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Pacemakers & Defibrillators

If a patient suffers from a slow or a fast heartbeat, there are implantable devices that will make the heartbeat regular and treat an arrhythmia. Slow heartbeats are treated with pacemakers. Fast, dangerous heartbeats, which may lead to cardiac arrest, are treated with implantable cardioverter-defibrillators.


In patients who experience fatigue, dizziness, or fainting with a slow heartbeat, a mechanical generator is necessary to pace the heart to allow normal blood flow. Pacemakers are small computers and are now very small – about the size of two half-dollars placed on top of one another. The generator, which gets placed under the skin by the left or right collar bone, is attached to either one or two small wires that get placed into the vein and into the right side of the heart. Pacemakers are programmed by the physician and the batteries usually last 5-10 years.

A patient who needs a pacemaker will be admitted to the hospital. In the electrophysiology laboratory, under conscious sedation, the pacemaker generator gets placed under the skin. Veins that run underneath both sides of the collar bone are used to access entry to the right side of the heart. The wires are placed in these veins, called subclavian veins. The wires are then attached to the generator and the wound is closed. The incision is about 4 centimeters. The patient stays overnight in the hospital. After a pacemaker is placed, there are virtually no limitations for the patient, other than decreased movement of the arm on the side where the pacemaker was placed for 1-2 weeks. Pacemakers are covered in titanium. This prevents abnormal function from environmental electrical signals. Patients with pacemakers can use household appliances, cellular telephones, and microwave ovens. Only large magnetic field is dangerous for a patient who has a pacemaker. A large magnetic field is only encountered by the patient in the setting of an MRI. CT scans, ultrasounds, and other medical imaging devices are still allowable after implantation of a pacemaker.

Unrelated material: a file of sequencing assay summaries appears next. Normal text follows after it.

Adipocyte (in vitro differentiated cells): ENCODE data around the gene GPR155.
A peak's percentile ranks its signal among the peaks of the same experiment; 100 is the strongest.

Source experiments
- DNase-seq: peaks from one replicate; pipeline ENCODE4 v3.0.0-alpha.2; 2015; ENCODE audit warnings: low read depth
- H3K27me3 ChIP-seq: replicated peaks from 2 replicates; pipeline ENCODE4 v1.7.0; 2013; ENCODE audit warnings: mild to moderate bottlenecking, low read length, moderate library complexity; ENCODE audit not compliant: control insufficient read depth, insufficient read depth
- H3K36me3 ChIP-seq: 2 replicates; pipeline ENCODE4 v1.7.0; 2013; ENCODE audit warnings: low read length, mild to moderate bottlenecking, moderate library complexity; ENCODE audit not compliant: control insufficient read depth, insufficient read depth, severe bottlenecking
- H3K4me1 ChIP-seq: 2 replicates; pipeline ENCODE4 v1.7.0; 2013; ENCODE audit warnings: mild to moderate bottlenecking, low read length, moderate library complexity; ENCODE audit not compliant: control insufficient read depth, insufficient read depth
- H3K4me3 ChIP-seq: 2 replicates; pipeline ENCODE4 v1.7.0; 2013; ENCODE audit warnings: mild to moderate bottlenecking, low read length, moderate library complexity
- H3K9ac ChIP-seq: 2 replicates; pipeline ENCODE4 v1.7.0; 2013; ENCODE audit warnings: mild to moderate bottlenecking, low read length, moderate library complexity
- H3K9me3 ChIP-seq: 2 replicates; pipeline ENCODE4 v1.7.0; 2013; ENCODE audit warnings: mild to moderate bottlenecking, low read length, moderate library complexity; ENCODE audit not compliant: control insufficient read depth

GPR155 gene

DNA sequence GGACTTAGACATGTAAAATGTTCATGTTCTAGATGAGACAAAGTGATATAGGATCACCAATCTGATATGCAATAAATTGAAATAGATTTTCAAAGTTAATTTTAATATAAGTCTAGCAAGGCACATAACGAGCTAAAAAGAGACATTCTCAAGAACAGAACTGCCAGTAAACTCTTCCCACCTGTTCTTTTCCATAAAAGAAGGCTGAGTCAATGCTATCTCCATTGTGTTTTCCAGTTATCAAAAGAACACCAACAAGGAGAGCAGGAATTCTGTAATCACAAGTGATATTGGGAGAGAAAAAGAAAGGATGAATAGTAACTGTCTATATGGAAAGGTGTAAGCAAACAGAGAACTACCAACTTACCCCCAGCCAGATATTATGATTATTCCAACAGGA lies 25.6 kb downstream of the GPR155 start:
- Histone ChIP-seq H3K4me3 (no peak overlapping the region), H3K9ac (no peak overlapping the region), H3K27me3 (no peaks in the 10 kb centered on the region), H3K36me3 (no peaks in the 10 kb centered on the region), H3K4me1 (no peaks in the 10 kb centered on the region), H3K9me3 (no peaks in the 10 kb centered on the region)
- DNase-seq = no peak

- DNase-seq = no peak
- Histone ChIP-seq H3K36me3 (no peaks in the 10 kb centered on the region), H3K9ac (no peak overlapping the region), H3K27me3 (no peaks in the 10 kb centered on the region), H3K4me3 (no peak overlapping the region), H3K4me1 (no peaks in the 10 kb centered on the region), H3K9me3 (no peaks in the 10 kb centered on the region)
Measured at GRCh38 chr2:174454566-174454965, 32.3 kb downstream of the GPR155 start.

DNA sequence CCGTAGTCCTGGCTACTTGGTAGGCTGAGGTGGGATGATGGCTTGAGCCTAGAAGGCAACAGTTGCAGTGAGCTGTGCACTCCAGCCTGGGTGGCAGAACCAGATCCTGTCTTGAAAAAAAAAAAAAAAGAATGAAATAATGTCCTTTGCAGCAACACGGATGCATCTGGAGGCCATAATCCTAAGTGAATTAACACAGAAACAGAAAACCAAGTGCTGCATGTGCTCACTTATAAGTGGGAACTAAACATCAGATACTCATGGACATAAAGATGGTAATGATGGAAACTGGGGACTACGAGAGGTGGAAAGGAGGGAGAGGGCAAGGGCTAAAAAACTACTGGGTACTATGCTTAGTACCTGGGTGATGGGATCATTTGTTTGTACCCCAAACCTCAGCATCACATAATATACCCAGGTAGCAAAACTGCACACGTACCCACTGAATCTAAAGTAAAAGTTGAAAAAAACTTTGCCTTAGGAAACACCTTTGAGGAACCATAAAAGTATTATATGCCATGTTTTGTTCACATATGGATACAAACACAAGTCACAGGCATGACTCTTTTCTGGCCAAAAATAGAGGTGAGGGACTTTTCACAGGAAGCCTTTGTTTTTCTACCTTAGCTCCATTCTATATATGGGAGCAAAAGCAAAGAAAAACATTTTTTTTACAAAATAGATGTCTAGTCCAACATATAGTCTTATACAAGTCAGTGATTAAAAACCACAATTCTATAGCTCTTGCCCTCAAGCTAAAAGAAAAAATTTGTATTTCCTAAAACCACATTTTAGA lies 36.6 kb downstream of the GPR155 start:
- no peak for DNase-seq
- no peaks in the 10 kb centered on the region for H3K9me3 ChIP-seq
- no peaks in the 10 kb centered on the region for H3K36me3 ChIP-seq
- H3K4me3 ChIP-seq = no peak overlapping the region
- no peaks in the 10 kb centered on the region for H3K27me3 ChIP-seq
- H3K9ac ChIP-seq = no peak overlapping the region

An implantable cardioverter-defibrillator is a device that resuscitates the heart – attempts to restore a normal heart beat in a patient whose heart is beating rapidly and in a disorganized way. This is a life-saving therapy and is similar to the machines ambulances bring to patients in the midst of cardiac arrest (no heart blood output). In patients with significant heart disease who are determined to be at risk of sudden cardiac death, implantable cardioverter-defibrillators are placed to shock the heart and resuscitate the patient. An implantable cardioverter-defibrillator is about the size of a Zippo lighter. It gets hooked up to a wire placed in the right side of the heart much like a pacemaker. An implantable cardioverter-defibrillator has the capacity to pace the heart like a pacemaker, but it also has the capability to shock the heart and resuscitate or abort a cardiac arrest. The procedure is performed in the electrophysiology laboratory. Under light sedation, a 5-centimeter incision is made either on the left or the right chest, just below the clavicle. The battery is placed under the skin and a vein located underneath the left or the right clavicle is isolated the wires are placed through that vein to allow entry to the right side of the heart. The wires are attached to the device and the wound is closed. When the patient undergoes implantation of an implantable cardioverter-defibrillator, they also will need testing of the device. Testing of the device requires sedation while the physician puts the patient into their arrhythmia. Under monitored conditions, the device treats the arrhythmia and places the patient back into their normal rhythm. An overnight stay in the hospital is expected for this type of procedure.